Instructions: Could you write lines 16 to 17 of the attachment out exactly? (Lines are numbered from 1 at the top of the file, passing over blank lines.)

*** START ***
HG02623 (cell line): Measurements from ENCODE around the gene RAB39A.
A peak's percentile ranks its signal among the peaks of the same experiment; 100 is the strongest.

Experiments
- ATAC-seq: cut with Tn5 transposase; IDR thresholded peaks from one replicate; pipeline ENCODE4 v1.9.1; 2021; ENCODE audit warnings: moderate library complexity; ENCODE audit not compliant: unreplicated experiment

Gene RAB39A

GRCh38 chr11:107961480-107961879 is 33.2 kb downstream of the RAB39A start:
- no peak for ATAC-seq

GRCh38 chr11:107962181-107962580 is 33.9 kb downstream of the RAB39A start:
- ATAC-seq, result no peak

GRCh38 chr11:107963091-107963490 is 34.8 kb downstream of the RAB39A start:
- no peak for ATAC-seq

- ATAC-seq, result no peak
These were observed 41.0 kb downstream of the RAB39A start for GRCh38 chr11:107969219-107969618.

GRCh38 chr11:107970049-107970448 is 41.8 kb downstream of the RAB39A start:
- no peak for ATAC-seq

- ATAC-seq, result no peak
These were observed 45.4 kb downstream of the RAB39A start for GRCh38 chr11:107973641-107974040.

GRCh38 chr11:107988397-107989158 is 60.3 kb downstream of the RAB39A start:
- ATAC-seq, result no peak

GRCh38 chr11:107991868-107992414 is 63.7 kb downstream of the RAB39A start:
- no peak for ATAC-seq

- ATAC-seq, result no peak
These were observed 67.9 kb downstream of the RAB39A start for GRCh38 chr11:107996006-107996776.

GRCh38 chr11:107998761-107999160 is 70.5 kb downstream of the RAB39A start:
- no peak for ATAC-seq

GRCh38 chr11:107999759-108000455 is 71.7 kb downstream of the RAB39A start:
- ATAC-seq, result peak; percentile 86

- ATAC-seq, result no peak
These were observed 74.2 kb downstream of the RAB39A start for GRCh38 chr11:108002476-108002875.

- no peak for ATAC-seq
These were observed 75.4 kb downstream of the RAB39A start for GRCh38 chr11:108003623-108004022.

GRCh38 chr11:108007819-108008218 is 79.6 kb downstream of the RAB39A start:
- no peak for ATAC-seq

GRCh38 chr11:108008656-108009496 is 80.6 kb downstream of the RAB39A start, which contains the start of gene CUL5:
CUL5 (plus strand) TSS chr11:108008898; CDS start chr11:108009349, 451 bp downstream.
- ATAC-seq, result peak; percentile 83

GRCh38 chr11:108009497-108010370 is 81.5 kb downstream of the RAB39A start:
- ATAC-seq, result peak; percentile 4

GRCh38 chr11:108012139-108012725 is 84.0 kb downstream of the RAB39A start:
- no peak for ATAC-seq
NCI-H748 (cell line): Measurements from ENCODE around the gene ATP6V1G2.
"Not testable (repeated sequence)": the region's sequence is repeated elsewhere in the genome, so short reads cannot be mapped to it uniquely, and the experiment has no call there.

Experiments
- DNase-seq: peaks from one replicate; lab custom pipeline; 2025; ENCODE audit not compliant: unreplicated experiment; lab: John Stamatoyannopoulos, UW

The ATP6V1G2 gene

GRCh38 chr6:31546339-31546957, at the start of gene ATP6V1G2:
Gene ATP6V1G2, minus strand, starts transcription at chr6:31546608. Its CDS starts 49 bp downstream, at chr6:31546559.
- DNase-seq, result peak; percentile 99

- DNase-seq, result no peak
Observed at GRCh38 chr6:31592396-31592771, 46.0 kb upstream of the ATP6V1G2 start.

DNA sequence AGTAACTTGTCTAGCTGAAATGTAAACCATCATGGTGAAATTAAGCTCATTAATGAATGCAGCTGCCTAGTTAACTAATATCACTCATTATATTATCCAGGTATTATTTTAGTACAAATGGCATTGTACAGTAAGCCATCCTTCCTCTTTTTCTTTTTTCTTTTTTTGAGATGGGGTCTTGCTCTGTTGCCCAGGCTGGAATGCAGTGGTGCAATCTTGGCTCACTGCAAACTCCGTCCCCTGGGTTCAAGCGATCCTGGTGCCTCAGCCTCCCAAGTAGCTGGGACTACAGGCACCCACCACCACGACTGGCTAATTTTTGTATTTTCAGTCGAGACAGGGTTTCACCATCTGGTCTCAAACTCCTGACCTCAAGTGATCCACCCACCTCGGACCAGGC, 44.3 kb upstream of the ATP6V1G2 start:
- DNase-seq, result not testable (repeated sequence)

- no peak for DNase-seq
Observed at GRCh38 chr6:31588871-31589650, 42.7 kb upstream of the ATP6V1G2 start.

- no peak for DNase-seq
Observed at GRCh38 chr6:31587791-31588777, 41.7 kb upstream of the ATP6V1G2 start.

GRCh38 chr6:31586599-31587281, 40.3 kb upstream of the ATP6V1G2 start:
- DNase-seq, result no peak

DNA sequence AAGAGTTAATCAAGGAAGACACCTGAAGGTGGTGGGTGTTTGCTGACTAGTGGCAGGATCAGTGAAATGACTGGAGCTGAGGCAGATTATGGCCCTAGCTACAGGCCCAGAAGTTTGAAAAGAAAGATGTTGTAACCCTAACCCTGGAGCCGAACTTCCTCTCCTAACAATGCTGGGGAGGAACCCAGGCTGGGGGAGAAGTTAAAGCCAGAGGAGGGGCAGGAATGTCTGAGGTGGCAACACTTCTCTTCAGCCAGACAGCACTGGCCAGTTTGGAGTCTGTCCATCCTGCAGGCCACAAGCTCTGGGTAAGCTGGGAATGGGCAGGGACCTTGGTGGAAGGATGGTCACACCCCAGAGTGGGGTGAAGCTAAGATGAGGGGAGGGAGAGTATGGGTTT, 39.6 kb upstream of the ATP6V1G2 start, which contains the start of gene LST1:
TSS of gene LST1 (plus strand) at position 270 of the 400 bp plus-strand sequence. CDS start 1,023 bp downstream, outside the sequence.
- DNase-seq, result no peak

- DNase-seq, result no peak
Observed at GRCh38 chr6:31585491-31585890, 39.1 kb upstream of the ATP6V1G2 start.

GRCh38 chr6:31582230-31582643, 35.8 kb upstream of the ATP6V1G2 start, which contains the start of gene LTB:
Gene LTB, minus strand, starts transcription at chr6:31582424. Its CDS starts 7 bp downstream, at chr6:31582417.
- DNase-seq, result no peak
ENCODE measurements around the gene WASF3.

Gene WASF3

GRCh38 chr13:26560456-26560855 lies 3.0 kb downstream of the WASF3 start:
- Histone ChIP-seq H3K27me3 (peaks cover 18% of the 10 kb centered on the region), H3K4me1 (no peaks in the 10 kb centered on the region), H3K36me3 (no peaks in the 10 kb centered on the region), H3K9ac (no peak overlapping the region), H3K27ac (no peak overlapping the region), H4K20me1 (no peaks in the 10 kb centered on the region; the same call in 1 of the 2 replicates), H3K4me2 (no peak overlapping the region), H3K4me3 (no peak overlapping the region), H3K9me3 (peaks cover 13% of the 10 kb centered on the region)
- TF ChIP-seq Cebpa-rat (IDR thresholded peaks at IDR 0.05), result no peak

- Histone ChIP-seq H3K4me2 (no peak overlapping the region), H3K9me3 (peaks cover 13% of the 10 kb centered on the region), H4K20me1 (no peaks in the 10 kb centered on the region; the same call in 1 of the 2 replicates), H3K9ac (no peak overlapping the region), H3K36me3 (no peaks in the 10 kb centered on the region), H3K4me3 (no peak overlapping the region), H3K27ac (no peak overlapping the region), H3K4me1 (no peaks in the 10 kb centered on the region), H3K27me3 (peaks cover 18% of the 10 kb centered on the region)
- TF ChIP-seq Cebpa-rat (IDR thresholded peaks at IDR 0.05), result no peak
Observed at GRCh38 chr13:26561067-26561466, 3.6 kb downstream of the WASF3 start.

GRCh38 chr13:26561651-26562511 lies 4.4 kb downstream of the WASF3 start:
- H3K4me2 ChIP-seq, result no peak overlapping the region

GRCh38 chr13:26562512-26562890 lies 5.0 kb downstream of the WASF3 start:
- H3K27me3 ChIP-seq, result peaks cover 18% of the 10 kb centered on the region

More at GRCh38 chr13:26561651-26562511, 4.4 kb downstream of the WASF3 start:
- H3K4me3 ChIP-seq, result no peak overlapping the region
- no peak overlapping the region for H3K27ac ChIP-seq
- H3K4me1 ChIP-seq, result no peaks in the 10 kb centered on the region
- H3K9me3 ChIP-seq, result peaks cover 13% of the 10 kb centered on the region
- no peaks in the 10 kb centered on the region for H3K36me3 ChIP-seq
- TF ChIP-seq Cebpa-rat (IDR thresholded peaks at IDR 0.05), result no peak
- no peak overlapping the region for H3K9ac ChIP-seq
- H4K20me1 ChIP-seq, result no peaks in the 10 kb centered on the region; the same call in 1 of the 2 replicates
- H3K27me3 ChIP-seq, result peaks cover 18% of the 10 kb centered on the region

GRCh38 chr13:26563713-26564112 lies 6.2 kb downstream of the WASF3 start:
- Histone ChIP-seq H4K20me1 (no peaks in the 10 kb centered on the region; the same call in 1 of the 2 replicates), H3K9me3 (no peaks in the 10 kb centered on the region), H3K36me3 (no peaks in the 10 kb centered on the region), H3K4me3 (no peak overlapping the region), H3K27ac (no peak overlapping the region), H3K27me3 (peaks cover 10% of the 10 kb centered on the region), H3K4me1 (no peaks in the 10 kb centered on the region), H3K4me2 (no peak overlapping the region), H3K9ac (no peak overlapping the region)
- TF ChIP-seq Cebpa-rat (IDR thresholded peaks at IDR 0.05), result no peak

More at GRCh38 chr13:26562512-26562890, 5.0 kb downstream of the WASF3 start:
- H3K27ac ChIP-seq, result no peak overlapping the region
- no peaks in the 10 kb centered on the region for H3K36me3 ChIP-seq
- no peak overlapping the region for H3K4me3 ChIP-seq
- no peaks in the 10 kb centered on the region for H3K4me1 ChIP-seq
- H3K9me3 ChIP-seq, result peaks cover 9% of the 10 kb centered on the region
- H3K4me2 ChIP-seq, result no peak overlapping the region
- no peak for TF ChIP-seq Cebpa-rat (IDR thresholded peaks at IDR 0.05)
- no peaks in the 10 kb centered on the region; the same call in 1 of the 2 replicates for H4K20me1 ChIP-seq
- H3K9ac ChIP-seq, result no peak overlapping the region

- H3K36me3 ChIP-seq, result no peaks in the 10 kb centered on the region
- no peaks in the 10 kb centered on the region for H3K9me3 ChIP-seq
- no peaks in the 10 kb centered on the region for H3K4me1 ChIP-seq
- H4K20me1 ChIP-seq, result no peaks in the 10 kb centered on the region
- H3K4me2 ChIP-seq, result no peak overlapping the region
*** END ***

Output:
- ATAC-seq, result no peak
These were observed 45.4 kb downstream of the RAB39A start for GRCh38 chr11:107973641-107974040.